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Salads, Health Foods, and Protein

by Christian Duque

America is facing a major battle, a war actually. Heart disease is always a crucial concern, the onset of adult diabetes is on the rise, and many have been left scratching their heads, looking aimlessly for what’s causing all the healthcare woes. The cold hard facts are written on the wall. Obesity is a major problem that’s getting worse and there are very few effective countermeasures in place. Why are people eating so much junk food? Why is it that what society dictates as suitable eating alternatives, leave so many people craving high fat, high carb, inexpensive and highly processed foods?

The dichotomy between cheap and processed is hardly novel any more. There’s a whole segment of the market devoured to putting out the lowest quality, packaged junk you can imagine. For far too long, diet gurus have underestimated the discipline of people looking to lose weight, chalking their inability to stay on diets, to their lack of will power and lack of commitment. But have they ever asked themselves if their clients are hungry? Diets fail because, typically, they’re fads and short-lived – they lack consistency. A sensible way of eating is the way to go, but it should be permanent. In this article I’d like to talk about salads (the chief filler in most Americans’ idea of healthy eating), also touch upon other health foods, and speak to our need for protein, particularly for those engaged in physique and strength-based sports.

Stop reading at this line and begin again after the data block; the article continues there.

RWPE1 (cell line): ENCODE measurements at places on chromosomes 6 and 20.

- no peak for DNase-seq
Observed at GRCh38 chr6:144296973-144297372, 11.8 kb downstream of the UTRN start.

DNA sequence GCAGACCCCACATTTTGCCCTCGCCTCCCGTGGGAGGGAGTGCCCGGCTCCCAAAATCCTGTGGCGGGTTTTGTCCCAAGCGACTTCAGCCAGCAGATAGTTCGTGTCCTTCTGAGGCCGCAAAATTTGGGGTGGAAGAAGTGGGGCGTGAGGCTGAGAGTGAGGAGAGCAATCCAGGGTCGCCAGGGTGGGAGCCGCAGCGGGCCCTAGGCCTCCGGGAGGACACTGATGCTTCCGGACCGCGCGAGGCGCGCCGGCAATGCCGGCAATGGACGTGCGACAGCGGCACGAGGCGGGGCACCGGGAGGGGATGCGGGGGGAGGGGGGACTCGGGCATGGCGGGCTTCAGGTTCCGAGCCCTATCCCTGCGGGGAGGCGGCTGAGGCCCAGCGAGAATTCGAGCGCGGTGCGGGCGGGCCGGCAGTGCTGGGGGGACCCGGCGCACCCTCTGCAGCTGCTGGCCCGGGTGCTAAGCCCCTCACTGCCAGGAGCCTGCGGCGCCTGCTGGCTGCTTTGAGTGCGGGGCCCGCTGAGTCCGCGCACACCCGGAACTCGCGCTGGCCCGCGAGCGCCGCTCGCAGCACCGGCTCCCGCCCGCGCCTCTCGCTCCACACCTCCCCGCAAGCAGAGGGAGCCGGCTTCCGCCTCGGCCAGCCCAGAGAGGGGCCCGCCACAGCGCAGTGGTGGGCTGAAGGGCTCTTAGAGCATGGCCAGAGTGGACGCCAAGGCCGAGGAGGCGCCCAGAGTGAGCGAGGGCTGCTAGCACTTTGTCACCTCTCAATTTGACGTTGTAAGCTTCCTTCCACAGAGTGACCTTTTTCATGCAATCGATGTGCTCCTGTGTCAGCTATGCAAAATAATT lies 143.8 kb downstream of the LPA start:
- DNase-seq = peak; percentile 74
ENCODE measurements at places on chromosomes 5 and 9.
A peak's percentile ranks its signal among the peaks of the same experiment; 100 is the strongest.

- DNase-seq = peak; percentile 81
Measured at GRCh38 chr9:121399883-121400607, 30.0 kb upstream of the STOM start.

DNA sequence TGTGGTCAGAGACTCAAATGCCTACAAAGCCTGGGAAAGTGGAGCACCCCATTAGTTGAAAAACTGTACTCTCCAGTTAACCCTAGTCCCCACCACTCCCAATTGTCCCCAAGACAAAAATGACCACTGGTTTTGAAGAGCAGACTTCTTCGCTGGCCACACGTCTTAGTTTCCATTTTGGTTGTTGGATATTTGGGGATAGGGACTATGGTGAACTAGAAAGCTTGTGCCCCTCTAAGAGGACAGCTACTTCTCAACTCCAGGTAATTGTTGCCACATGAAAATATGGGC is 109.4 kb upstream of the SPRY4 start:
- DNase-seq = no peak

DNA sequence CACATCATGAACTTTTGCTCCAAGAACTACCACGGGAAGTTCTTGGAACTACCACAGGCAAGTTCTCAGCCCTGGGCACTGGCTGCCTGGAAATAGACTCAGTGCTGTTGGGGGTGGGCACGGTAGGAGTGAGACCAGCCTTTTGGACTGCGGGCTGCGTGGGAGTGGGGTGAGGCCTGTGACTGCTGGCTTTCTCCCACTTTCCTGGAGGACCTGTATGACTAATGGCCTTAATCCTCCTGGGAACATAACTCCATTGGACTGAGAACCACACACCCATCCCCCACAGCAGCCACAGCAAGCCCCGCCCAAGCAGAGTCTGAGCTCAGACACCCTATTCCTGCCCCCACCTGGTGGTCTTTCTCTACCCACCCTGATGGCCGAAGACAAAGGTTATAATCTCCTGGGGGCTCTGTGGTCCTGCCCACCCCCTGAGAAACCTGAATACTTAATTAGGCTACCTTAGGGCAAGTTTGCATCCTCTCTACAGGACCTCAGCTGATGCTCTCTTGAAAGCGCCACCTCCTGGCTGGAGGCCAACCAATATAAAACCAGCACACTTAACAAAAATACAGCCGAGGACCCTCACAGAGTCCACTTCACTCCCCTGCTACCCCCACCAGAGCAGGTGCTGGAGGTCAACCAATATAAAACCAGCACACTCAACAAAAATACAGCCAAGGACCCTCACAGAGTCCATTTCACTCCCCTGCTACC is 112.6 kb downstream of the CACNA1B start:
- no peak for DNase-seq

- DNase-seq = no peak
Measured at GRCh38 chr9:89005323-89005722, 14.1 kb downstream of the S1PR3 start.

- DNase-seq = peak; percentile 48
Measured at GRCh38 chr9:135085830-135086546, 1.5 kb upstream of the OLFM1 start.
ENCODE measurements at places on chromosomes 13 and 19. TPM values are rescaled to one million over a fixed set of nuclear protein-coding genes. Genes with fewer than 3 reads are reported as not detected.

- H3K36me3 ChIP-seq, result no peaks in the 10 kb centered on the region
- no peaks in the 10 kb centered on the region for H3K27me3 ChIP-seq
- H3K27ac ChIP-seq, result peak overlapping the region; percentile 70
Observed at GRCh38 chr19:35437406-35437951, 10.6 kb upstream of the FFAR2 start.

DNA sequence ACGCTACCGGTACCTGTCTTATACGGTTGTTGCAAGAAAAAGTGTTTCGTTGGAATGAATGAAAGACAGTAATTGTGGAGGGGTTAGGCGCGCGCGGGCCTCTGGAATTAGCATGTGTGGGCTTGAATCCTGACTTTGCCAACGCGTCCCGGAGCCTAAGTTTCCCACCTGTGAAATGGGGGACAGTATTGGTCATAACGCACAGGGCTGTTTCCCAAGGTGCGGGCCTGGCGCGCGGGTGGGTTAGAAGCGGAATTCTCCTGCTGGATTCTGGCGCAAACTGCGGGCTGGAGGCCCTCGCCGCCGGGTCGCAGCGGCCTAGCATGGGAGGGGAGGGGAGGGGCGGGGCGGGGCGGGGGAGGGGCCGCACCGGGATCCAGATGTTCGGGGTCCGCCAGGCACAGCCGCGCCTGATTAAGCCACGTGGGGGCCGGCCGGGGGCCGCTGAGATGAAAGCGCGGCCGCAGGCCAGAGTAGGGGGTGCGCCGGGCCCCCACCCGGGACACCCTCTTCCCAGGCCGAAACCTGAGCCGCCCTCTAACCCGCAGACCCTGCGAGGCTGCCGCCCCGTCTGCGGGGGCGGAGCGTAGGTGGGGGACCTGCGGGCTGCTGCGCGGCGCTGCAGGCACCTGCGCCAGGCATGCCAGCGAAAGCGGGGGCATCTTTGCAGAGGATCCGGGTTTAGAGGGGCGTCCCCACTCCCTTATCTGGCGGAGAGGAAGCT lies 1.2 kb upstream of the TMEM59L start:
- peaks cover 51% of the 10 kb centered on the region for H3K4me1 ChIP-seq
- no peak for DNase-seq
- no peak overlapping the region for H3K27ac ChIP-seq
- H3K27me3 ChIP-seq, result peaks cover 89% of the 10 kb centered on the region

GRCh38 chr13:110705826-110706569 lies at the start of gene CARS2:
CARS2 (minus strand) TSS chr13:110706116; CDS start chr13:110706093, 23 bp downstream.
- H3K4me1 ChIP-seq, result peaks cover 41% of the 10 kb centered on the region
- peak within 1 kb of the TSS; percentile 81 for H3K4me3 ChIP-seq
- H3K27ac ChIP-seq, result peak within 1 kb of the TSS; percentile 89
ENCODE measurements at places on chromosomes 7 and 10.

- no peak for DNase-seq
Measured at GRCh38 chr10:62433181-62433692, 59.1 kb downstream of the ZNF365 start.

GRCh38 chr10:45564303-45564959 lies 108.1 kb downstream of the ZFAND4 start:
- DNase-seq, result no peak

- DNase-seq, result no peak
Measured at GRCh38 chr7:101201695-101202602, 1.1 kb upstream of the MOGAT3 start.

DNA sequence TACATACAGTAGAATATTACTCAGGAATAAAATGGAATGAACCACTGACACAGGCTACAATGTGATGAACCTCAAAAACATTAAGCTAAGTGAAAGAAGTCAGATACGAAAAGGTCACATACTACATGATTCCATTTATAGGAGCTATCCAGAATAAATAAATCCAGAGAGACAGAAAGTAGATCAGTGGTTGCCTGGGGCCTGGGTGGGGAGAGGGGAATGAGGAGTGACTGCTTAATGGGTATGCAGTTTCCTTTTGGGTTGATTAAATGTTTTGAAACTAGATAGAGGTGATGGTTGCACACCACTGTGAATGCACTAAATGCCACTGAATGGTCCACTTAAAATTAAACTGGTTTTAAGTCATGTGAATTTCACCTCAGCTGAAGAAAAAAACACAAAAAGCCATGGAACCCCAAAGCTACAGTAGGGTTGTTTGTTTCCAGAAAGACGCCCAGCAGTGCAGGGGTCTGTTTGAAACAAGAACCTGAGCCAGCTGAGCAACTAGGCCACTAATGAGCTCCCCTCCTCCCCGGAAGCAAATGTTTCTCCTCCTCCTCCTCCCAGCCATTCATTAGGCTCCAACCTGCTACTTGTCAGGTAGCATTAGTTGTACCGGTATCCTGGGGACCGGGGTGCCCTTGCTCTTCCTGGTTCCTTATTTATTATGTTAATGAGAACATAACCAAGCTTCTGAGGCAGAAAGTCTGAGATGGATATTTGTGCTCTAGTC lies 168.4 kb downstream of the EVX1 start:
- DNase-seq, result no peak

What are salads, exactly? Usually, they consist of a few staples. The first being iceberg lettuce. Iceberg lettuce is crap. It has practically no nutritional value, but it’s cheap and helps to full up a plate. Next there’s tomatoes. Tomatoes are actually a fruit, they have some carbs, but a few slices won’t impact you – get it? Impact Carbs? LOL (Nevermind). Now, if you’re not dieting and you don’t care about calories, then your “salad” consists of just lettuce and tomato and a bunch of high-fat, high-carb dressing. For those dieting, a few others ingredients can come into the mix, like red onions, some carrots, maybe even some broccoli. Basically, though, salads consist of ruffage and whether you use diet-friendly dressing or not, you’re not getting any real protein. Some may put some shredded cheese, but in all honesty, that cheese won’t amount for more than 3-5 grams of protein. And since we’re writing this article with diet in mind, most diet-friendly dressings won’t have much fat, but even those that do, none will have protein. Vegetables and fruits also, only have trace amounts of the muscle-building macro, so be mindful of that when using it to suppress hunger.

There’s entire chains devoted to selling salads, some add meat, some add cheese, some even add plant-based protein, but the veggies take up so much room, that again, what you’re getting in terms of protein is minimal. Protein is key to repairing and building muscle; therefore, this meal selection is a poor choice for most athletes.